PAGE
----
First, Ms. Yanusa could not, of course, meet the Shari'a requirement to produce four male witnesses who could confirm that she had in fact had sex with Isa Katagum. So the Shari'a court threw out Ms. Yanusa's charges.
she was pregnant, and it was therefore apparent that
she'd had sex with *someone,* the judges, in their
exercise of 1300-year-old wisdom, found her guilty of the
crime of fornication. She was sentenced to 100 strokes of
the cane, to be administered publicly, after the baby was
born. [Scroll down to, 'Sharia: Woman Gets 100 Strokes
B) Once Shari'a is in force, its severity can increase according to the rulings of religious authorities and/or the mood of the Islamic population. And in States governed by Shari'a, the *only* views that count are those of Muslim men.
February 27, 2003 Thursday Final
[2A] Regarding the US shipping Islamic fundamentalist
textbooks into Afghanistan, see 'Bush & the Media Cover-Up the Jihad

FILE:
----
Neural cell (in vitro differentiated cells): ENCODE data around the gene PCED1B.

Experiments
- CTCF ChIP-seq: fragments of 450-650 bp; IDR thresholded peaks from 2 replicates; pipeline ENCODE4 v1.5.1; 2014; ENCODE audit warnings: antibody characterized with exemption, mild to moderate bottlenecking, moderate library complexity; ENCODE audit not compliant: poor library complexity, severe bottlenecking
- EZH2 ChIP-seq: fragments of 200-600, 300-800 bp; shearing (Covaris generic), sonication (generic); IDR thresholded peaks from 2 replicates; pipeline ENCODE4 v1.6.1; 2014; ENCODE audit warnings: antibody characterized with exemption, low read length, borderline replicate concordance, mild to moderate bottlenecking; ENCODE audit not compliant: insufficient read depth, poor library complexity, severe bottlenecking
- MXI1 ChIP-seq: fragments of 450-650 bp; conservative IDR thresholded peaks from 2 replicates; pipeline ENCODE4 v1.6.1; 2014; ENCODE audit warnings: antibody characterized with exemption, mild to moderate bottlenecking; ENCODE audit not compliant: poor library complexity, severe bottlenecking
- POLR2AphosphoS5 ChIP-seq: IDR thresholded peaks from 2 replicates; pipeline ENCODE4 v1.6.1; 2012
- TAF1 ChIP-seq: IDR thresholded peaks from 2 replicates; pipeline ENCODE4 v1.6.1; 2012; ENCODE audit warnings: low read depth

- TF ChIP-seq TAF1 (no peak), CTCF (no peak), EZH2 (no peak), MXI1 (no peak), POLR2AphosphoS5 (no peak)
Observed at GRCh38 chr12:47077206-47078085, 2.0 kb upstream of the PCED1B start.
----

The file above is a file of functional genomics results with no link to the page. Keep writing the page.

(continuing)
Schoolbook Scandal,' at
 Concerning US Envoy
Khalilzad's selection of Hamid Karzai to be President of
Afghanistan, go to
For more on Khalilzad, US envoy for both Afghanistan and Iraq, go to http://emperors-clothes.com/archive/khalilzad-facts.htm
 The CBS interview
is posted at
[4A] Regarding apparent efforts to create an Islamic fundamentalist state out of the former Soviet Central Asian Republics, see http://emperors-clothes.com/articles/nico/diabolic.htm#C
[4B] See, "Afghanistan: It's Not 'About Oil'"
 See, 'A Diabolical
Game: The US in Bed with Terrorists' at
 For more on the Supreme Council for Islamic
Revolution in Iraq (SCIRI), see "Iran Allegedly
Sends 5000 Troops Into Northern Iraq...Is the 'State
Department...encouraging too [!] strong an Iranian role'?"
Note added April 27, 2004
- For more on what lies behind the Iraq war, see Jared Israel's series,
"How the Lies of Scott Ritter Reveal the Strategic Goals of the Bizarre